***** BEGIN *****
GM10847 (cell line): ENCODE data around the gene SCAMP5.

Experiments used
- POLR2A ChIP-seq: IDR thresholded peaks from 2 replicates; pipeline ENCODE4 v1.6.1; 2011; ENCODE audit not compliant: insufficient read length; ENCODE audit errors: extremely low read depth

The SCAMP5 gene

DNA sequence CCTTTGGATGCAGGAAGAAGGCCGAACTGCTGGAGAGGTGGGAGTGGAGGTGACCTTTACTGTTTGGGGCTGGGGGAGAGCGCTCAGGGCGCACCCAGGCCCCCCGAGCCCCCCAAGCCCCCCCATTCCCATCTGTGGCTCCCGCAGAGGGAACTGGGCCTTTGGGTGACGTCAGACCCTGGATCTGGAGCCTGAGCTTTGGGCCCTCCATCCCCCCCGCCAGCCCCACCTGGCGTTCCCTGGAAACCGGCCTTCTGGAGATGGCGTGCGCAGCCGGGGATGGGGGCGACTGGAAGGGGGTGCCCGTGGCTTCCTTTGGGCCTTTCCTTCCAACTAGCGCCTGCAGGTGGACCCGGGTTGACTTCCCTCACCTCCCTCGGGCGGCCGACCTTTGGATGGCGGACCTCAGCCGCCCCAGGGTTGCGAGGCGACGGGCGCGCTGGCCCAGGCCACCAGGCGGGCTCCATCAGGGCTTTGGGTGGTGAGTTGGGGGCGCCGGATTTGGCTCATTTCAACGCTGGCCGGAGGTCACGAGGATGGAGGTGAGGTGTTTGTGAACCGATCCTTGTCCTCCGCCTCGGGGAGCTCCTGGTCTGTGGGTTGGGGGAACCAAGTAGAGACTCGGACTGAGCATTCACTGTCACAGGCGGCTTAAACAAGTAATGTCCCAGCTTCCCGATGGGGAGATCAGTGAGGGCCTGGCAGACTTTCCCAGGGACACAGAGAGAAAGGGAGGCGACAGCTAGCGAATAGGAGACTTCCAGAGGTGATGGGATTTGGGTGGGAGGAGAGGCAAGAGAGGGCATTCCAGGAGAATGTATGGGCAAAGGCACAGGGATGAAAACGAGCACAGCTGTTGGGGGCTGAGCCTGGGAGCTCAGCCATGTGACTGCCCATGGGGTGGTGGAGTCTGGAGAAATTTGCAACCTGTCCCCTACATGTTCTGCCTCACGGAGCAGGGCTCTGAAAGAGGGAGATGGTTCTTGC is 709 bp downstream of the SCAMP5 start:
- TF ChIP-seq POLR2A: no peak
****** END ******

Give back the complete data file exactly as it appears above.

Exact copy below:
GM10847 (cell line): ENCODE data around the gene SCAMP5.

Experiments used
- POLR2A ChIP-seq: IDR thresholded peaks from 2 replicates; pipeline ENCODE4 v1.6.1; 2011; ENCODE audit not compliant: insufficient read length; ENCODE audit errors: extremely low read depth

The SCAMP5 gene

DNA sequence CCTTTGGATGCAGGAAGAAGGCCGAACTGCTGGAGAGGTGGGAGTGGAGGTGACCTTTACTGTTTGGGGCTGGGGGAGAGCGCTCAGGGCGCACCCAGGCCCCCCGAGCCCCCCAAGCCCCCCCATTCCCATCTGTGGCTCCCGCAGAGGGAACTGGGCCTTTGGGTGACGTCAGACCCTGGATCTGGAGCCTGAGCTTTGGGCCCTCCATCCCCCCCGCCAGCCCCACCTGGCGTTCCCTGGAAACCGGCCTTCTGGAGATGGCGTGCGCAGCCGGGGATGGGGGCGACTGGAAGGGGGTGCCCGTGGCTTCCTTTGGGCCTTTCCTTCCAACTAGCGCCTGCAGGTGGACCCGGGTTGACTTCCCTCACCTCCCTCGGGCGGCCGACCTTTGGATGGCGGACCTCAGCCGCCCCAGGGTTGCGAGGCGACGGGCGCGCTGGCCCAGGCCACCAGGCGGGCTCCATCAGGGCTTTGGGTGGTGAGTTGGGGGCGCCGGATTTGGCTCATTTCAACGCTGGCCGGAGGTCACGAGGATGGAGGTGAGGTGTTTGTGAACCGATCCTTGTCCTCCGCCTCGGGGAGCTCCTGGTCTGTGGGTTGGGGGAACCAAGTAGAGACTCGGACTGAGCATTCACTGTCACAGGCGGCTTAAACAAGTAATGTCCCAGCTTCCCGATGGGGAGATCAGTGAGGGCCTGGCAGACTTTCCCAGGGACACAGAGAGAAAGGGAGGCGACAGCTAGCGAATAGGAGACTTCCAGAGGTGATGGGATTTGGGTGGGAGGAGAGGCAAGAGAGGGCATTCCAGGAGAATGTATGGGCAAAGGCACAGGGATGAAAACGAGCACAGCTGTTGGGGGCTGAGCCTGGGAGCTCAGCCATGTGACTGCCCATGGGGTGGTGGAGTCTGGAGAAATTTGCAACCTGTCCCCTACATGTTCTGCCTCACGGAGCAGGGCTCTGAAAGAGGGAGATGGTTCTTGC is 709 bp downstream of the SCAMP5 start:
- TF ChIP-seq POLR2A: no peak